One of the most recognizable features of today’s Winnipeg Chinatown is the gate over King Street. Similar to other Chinatowns, building of the gate in 1986 signalled a renewed investment in and recognition of the vitality and importance of Chinatown to the City of Winnipeg and of Chinese residents to the multicultural mosaic of the city. The revitalization of Winnipeg Chinatown since the 1980s can be seen in the construction of the Dynasty building, housing complex, and Mandarin building, alongside the establishment of organizations including the Winnipeg Chinese Cultural and Community Centre and the Chinatown Development Corporation. Building upon the diversity, talents, and needs of established and more recent Chinese immigrants to Winnipeg, as well as Canadians of ethnic Chinese heritage, today’s Winnipeg Chinatown continues to be a recognizable area of Chinese stores, restaurants, residences, meeting places.
Winnipeg Chinatown is rooted in a century of history that has seen many different groups of Chinese come to Winnipeg under a range of circumstances and from many different areas of Asia with substantial Chinese populations. Some entered Canada during the era of the discriminatory Head Tax and Chinese Exclusion Act legislation, as refugees from Indochina, as professionals recruited to Winnipeg in the 1960s and in recent years, and others in search of new life opportunities in Canada. The 100- year history of Winnipeg Chinatown is the history of these individuals, their businesses and social organizations, and the ways in which community ties have been forged and maintained within the Chinese community, as well as between the Chinese and non-Chinese communities of Winnipeg.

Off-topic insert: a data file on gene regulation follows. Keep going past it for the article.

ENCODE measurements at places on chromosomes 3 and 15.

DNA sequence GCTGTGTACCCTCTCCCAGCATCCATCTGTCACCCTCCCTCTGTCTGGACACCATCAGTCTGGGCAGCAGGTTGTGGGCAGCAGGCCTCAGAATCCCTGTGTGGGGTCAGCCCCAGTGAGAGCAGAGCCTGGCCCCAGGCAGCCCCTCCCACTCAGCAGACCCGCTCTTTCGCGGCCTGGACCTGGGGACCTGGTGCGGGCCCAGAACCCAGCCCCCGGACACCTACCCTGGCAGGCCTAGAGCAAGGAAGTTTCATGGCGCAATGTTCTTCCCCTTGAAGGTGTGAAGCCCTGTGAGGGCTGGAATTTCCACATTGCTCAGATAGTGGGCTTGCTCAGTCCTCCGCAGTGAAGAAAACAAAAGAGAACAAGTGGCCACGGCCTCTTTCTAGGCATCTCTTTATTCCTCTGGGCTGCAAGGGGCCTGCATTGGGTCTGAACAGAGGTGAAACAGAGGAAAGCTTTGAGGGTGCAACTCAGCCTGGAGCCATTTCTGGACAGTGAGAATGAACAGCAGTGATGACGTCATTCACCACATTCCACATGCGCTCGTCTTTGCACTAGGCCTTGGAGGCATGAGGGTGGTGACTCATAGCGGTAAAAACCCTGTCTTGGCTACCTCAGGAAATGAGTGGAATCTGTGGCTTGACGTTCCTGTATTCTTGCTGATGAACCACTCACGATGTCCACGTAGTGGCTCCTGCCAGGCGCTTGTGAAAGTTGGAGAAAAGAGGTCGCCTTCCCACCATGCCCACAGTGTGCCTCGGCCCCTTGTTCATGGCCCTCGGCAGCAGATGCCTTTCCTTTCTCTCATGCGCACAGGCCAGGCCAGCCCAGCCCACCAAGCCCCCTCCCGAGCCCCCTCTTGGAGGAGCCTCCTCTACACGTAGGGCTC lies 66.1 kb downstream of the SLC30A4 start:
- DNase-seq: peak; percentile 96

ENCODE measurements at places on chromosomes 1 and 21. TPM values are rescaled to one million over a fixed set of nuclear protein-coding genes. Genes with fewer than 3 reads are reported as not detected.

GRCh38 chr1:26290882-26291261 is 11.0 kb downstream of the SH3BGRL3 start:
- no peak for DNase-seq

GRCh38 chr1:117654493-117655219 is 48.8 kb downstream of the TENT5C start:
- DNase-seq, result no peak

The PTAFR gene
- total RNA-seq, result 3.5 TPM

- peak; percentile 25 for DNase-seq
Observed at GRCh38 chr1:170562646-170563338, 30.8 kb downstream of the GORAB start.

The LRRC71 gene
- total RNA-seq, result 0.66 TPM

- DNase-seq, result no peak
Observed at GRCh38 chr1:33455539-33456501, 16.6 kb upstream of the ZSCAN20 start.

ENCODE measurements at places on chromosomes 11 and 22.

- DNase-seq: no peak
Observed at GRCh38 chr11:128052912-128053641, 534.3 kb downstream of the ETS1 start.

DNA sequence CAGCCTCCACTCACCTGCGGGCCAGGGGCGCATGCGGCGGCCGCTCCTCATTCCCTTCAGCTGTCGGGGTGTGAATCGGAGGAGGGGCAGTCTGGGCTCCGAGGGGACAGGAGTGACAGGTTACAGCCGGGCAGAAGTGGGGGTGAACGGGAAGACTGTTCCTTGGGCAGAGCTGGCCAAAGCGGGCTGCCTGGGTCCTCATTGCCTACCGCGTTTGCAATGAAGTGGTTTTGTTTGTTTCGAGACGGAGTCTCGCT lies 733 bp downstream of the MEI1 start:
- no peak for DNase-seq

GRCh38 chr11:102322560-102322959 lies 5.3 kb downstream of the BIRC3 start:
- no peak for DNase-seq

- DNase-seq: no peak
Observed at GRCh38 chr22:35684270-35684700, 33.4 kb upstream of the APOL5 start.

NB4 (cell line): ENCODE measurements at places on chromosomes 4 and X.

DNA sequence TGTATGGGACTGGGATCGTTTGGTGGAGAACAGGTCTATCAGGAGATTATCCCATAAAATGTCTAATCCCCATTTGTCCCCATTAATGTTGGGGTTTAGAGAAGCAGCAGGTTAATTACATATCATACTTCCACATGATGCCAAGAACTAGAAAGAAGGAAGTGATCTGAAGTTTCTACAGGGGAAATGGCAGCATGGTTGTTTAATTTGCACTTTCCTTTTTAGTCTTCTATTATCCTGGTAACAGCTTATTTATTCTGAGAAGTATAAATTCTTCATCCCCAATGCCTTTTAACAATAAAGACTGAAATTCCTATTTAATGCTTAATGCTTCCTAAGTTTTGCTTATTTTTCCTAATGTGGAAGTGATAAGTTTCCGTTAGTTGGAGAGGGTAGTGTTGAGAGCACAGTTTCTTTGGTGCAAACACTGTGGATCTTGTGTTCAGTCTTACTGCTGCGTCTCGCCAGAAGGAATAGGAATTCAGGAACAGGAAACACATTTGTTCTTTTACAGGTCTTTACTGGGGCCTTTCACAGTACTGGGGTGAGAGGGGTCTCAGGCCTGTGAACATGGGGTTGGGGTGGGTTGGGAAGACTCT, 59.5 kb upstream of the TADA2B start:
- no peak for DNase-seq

In 2001, Edgar Wickberg (1927–2008) proposed a framework for understanding Chinatowns that began to emerge throughout North America during the late 19th and early 20th Century. He noted in particular that Chinatowns, though places where Chinese born settlers could live and work, were “extensions of China,” where customs were preserved through the organization and hosting of traditional events. To outsiders, Chinatowns were seen to be both “exotic” and “sinful.” 
The earliest Chinese Canadians were mostly men who came in the late 1850s to mine for gold in the Fraser River Valley, and after that to swing picks to build Canadian Pacific Railway lines and or to cook for its gangs. Once the lines were completed in 1885, Chinese moved east and began to settle on the Canadian prairies and were naturally attracted to Winnipeg. Others, including Winnipeg’s earliest Chinese residents Charley Yam, Fung Quong, and an unnamed woman came from the United States in 1877. The story of their arrival was front-page news in the 19 November 1877 issue of the Manitoba Daily Free Press: